The future of marketing

?The future of marketing is rapidly evolving, driven by digitisation, the proliferation of social media and changing consumer expectations.

These emerging trends, as well as the connection between creativity and marketing effectiveness, were discussed as a recent Effie Dialogue, hosted by GIBS and chaired by Chief Executive Officer and Creative Chairman of Ogilvy South Africa Pete Case.

Marketing and brand building activities are important drivers of market share and acquisition of new customers, General Manager of Brand and Communication at mobile network MTN Nomsa Mazibuko said.

Social media channels in South Africa are considered to be both engagement and ecommerce platforms Mazibuko explained, and research has shown that South Africans spend an average of 8,5 hours a day on their devices.

"The entire marketing mix has changed. Consumers are digital and we have seen a significant rise in the consumption of video content," she said. "As marketers, we have to become mobile first in our thinking and have to look across all platforms and go where the consumer is."

Data, digitisation and new tech

Vice President Marketing at AB InBev Vaughan Croeser said data science has fundamentally changed the way marketing works with its ability to analyse customer preferences. "Today, technology shapes our role as marketers."

Data enhances marketers' ability to track the business and connect with consumers, allowing for iterative messaging, Case explained.

Chief Creative Officer at Joe Public United Xolisa Dyeshana said the best client relationships are when the agency is given access to customer data, allowing for the creation of a real partnership through insight. "We understand what marketing can do. It has become critical to share information, especially in the context of the real time world."

"Data can inform strategy and creativity. It can be your worst nightmare, or your best friend, it depends how you interpret it," Executive Creative Director at Ogilvy, Camilla Clerke explained.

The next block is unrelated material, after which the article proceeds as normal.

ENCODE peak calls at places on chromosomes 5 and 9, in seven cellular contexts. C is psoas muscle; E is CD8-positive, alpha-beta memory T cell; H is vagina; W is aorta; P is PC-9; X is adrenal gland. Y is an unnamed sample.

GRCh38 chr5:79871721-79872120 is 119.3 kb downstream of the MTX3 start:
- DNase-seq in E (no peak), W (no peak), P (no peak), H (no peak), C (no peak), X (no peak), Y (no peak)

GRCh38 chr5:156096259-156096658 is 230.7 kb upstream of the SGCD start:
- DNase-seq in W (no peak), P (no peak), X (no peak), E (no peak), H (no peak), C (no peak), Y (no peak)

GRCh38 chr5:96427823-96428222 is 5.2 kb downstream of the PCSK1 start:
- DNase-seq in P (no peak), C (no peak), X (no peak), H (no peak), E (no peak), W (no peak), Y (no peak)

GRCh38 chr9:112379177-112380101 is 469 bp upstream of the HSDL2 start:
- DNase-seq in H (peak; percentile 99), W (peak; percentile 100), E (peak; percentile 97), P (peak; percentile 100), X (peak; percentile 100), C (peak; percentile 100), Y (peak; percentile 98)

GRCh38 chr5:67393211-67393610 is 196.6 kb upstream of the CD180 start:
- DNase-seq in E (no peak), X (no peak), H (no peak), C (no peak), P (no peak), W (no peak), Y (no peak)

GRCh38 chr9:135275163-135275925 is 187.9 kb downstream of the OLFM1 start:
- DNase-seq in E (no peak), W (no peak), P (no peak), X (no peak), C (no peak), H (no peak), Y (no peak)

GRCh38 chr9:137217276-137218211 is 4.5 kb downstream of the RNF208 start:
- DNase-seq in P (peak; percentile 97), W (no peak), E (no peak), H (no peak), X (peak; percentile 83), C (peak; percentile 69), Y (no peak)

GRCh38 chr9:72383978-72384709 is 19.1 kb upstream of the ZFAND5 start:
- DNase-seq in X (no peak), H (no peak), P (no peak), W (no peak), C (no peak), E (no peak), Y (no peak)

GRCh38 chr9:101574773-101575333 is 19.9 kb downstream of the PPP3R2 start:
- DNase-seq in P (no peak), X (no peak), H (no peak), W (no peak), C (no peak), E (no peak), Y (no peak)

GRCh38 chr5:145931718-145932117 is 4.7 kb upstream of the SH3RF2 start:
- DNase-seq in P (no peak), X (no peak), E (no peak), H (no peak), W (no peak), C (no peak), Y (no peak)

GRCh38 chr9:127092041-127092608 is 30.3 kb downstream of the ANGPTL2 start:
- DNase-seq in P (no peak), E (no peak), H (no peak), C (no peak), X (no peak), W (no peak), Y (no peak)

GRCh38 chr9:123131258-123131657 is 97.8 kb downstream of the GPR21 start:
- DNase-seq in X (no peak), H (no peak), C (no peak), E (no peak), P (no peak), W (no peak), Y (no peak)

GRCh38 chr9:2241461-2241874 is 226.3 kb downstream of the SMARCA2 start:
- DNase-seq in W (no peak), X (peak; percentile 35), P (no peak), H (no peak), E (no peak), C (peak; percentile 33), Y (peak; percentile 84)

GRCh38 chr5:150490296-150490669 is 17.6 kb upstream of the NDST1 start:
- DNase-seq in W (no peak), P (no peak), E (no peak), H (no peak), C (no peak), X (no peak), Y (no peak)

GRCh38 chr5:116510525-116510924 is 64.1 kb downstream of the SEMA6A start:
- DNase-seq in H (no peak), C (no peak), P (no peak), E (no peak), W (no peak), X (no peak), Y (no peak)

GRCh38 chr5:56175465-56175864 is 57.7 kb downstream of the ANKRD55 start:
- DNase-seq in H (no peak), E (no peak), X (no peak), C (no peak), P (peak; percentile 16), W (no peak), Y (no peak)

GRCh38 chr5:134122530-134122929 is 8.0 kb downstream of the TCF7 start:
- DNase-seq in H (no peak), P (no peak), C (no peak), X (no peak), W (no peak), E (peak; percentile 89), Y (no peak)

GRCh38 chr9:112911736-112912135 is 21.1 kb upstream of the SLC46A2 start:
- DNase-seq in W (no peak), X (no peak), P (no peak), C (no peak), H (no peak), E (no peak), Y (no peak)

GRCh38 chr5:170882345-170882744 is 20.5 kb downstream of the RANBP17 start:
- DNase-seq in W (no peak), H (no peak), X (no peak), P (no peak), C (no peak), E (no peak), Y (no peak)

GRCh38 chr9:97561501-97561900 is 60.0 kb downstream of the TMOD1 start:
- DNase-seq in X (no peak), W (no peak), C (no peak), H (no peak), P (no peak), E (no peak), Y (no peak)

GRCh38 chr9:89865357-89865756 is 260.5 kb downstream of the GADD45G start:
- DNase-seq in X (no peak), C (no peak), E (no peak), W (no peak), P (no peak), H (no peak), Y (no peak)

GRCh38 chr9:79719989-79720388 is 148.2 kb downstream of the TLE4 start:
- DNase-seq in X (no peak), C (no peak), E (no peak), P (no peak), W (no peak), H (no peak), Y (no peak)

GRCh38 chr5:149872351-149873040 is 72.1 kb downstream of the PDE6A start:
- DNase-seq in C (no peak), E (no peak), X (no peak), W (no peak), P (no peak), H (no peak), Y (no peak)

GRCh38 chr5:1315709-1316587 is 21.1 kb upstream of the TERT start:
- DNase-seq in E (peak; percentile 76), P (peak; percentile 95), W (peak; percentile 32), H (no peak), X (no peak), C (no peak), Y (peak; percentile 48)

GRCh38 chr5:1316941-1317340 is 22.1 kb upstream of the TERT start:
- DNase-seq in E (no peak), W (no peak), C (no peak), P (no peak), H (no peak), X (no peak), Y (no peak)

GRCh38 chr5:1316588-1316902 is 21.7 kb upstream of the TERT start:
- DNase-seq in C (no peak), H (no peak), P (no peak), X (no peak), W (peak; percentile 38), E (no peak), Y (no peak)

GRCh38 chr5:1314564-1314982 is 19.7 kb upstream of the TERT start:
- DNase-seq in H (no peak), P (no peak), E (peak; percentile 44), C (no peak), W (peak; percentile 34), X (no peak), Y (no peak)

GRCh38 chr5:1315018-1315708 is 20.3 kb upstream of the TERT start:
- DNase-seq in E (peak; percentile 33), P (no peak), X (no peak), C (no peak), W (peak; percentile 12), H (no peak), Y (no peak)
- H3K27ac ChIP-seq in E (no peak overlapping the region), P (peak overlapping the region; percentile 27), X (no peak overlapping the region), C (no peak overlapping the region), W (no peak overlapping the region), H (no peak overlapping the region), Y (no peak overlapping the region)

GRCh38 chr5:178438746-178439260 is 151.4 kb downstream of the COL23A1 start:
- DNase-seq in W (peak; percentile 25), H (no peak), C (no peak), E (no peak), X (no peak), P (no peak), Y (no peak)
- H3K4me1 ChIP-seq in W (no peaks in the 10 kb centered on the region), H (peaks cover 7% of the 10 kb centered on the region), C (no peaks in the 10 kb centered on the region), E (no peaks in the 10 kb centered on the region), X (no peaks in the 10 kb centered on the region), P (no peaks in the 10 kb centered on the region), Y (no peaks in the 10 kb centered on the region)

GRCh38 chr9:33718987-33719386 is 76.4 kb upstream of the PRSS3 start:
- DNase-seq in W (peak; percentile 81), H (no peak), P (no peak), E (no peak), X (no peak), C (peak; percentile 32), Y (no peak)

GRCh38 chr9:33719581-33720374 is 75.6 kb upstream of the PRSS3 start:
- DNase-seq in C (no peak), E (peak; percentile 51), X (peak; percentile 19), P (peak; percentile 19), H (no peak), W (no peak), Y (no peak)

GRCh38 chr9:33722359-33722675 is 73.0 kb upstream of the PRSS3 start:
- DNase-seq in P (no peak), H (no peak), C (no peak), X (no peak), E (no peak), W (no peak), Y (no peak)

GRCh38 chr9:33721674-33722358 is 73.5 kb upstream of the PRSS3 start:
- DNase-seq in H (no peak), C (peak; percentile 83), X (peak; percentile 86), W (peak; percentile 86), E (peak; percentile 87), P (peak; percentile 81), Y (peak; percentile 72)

However, Dyeshana cautioned marketers not to allow data to stifle their creativity and sense of innovation: "Half of all brilliant ideas die at the hands of data and research," he said.

Creativity as a differentiator

"Creativity drives the desire for products and sales, and marketing has an important role to play as a key driver for growth," Croeser said. Marketing is an engine of organic growth for business, which needs to have a real belief in creativity and ensure that there are deliberate platforms and tools to enable people to deliver creative work, he added.

"Creativity is a differentiator," Dyeshana said. "The only way to achieve growth is through creativity. Clients expect a certain level of ability to package their proposal creatively for consumers. Clients are either brave, or willing to learn to be brave."

He said it is important to get finance and strategy behind creativity, and it is the responsibility of HR to hire the right people and give them opportunities to grow.

Dyeshana added that it is often possible for marketers to do less brand interventions, that can have more impact, rather than "speaking loudly at the consumer. For consumers, it is just about the brand showing up. So much of what we do ends up being wallpaper."

The appropriate combination of creativity and effectiveness seeks to understand the problem the business is facing, who the consumer is and the local and global context, Clerke said. Finally, marketers must take into account the client's budgetary constraints.

Purpose-driven brand building

Can purpose-driven, brand-building work lead to increased sales?

The state of the economy means there is increasing pressure from clients on short-term sales, rather than a predisposition to place investment into long-term purpose brand-building work.

South African brands have "a huge amount of influence and have a responsibility to do purposeful work that will make a difference to the country, even if the impact is not immediate," Clerke argued.

Consumers care for brands and how they behave beyond product and price, and purpose-driven work does lead to increased sales. "I am a firm believer that it leads to a more respected, more powerful and uplifted brand that will then translates into sales," she added. "Be brave. When you aren't, creativity dies."

"While there is huge pressure for short-term sales, it should not be a choice between brand building or sales. There is a time for both," Dyeshana argued.

Croeser said that brands must be clearly positioned and sure of their place and role in society. This requires strong relationships between brand partners and teams. "It comes with risk and needs grit, as some ideas take time to make and go through a few evolutions."

"Creativity and effectiveness are two sides of the same coin," Dyeshana concluded. "Clients have to trust us, as it is our job to be close to the consumer in terms of storytelling."

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